||[Oct. 31st, 2008|06:39 am]
I was wondering what to do this year for the ol' Novel Writing Month, which has basically turned into this thing where instead of writing a novel, I make up some sort of weird nutty writing assignment and go to it until I get busy with something else.
And then drinky_lemur mentioned in a post yesterday that he was once given an assignment to write in the style of Hemingway. Ahhh, inspiration! Seriously, that is a crazy enough assignment to where I just have to try this.
And that's what I shall be doing this time around: writing chunklets of other people's novels, without resorting to the crutch of summoning their spirits and going in for that whole automatic writing thing.
OK! So here is some "Hemingway", well except this time the expatriate is a Southern Californian.
Across the McDonalds the white plastic tables and chairs extended out beyond the television tuned to FOX News. A line of people stood waiting at the counter. I looked for Jim and Smithfield in the line. They were standing there. Jim and Smithfield and Big Son-of-a-Bitch Larry. Jim and Smithfield were wearing their grocery store nametags. Big Son-of-a-Bitch Larry was wearing his eating shirt. Jim saw me coming and grimaced. His hand tightened on his wallet as I cut into line with them.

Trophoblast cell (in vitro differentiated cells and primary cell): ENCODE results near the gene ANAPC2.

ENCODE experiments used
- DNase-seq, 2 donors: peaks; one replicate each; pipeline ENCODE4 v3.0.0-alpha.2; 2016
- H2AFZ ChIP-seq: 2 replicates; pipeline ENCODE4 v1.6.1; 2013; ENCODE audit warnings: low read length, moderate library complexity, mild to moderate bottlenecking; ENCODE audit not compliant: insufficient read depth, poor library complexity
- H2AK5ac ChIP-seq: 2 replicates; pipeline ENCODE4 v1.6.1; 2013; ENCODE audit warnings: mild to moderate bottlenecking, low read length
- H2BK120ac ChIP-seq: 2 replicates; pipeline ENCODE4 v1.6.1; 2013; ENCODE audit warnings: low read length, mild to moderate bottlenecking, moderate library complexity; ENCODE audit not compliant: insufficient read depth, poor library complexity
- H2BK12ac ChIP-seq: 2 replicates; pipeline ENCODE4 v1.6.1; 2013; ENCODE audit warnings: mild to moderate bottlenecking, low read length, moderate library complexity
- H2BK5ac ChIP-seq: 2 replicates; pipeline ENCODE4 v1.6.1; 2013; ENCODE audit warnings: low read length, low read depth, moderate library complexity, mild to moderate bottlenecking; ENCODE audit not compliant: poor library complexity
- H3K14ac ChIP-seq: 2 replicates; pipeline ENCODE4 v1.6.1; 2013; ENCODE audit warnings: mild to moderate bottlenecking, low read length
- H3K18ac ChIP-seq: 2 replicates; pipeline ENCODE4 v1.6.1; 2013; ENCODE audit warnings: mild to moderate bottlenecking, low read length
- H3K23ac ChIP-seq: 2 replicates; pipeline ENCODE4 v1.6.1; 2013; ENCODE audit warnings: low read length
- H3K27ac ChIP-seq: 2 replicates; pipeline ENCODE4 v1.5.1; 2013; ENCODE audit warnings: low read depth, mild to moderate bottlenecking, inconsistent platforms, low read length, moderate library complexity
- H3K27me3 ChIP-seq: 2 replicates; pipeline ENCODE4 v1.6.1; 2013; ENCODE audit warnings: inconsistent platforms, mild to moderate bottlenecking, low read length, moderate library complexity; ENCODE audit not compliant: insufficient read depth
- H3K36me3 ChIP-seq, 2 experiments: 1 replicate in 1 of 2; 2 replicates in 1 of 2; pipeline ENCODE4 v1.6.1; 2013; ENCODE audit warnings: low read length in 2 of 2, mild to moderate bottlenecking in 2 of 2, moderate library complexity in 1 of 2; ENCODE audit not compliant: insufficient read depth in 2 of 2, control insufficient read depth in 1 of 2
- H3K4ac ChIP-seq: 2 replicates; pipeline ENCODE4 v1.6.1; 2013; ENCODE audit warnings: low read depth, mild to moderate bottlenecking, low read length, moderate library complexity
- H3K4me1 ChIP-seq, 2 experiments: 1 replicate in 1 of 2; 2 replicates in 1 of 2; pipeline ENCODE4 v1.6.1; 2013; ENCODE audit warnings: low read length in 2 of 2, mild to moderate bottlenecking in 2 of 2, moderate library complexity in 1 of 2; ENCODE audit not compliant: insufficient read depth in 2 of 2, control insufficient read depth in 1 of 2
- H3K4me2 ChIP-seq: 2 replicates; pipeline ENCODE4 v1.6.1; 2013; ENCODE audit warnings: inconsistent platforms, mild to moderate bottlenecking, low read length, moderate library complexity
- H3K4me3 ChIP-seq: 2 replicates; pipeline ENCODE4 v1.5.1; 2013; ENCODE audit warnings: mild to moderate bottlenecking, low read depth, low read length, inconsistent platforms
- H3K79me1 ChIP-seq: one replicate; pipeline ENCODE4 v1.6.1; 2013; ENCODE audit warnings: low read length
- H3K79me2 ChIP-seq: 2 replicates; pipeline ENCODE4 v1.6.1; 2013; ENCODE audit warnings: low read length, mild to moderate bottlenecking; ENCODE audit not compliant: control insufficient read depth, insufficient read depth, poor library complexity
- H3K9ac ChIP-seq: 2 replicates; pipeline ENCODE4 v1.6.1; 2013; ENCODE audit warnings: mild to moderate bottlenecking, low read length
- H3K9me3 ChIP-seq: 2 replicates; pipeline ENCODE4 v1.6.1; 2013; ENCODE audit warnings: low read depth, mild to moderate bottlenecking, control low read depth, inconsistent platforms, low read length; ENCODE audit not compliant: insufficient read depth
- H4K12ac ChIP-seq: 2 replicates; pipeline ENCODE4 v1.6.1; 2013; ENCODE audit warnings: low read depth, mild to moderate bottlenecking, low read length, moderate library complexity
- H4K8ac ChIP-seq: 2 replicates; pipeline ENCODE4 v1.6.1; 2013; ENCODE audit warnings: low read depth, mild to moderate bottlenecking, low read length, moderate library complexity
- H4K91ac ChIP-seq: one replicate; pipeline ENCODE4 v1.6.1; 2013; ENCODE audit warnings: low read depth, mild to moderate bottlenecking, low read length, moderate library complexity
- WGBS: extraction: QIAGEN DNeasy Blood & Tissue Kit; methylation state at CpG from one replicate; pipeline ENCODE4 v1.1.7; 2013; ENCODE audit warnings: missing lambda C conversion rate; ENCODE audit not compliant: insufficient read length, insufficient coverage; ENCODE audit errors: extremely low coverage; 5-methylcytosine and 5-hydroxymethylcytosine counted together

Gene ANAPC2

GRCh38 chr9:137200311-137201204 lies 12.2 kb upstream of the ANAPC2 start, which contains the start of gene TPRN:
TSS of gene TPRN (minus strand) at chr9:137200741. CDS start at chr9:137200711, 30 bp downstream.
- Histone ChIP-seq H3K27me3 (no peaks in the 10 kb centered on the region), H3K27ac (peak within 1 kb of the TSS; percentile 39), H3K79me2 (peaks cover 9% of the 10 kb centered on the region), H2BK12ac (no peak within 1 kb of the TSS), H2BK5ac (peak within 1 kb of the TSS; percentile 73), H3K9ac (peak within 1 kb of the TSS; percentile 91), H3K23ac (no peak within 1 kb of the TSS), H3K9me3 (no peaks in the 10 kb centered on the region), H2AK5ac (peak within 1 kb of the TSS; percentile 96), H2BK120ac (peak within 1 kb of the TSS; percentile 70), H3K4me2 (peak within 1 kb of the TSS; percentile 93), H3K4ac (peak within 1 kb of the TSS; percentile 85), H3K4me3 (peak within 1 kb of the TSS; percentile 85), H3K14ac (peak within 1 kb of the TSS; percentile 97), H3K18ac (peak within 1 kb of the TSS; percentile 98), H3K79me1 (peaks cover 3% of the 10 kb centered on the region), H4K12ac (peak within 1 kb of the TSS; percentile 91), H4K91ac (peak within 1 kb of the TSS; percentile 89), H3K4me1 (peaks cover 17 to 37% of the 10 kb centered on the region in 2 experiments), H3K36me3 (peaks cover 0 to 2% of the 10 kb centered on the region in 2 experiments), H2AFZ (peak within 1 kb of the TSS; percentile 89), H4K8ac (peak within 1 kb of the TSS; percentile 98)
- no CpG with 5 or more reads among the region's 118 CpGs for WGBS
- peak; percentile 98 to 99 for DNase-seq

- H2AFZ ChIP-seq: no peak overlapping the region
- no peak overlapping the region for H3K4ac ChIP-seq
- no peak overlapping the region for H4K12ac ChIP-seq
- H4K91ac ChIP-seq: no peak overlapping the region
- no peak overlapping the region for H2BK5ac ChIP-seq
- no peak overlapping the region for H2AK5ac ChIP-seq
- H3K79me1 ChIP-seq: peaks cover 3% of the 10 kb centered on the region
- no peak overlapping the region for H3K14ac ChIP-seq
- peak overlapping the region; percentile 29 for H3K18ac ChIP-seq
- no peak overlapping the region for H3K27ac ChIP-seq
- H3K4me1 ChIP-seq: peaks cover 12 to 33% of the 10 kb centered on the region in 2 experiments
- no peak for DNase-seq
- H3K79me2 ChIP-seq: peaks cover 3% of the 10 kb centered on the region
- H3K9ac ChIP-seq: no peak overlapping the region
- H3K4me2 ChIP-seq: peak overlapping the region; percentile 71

"You want a Bacon, Egg, and Cheese Biscuit," he said.
Jim was sullen. Big Son-of-a-Bitch Larry had a way of eating four biscuits in the time it took to eat two.
"Well the hell if I didn't pay for yours last time," I said.
"We should have waited until the weekend."
"After one of your Fridays there would hardly be any weekend left. Not to mention your paycheck."
"Are they good this time of day?" Smithfield asked. "Sometimes the biscuit is hard."
"That depends on if it is busy. They don't stay under the heat lamps as long that way."
"We'll be in this line a lot longer waiting for them," Jim said.
"But we will eat a fresher sandwich. That Minnesotan is back in the kitchen."
"Arnborg," Big Son-of-a-Bitch Larry said. "Very prompt, never leaves a biscuit in for too long. Ever see him at the gas station, Smithfield?"
"Gets decaf," Smithfield said, "but puts enough sugar and whiskey in it to drown and float away at the same time. Hell of a dancer though."
"Do you dance, Smithfield?" Jim asked.
"Only with someone else's wife."
We were next in line. Each of us ordered our biscuits, and Jim paid the cashier for them. The restaurant was warm and noisy and crowded with parents managing messy children. We were given a tray containing our food by an employee. I walked past the condiments and found us a place to sit.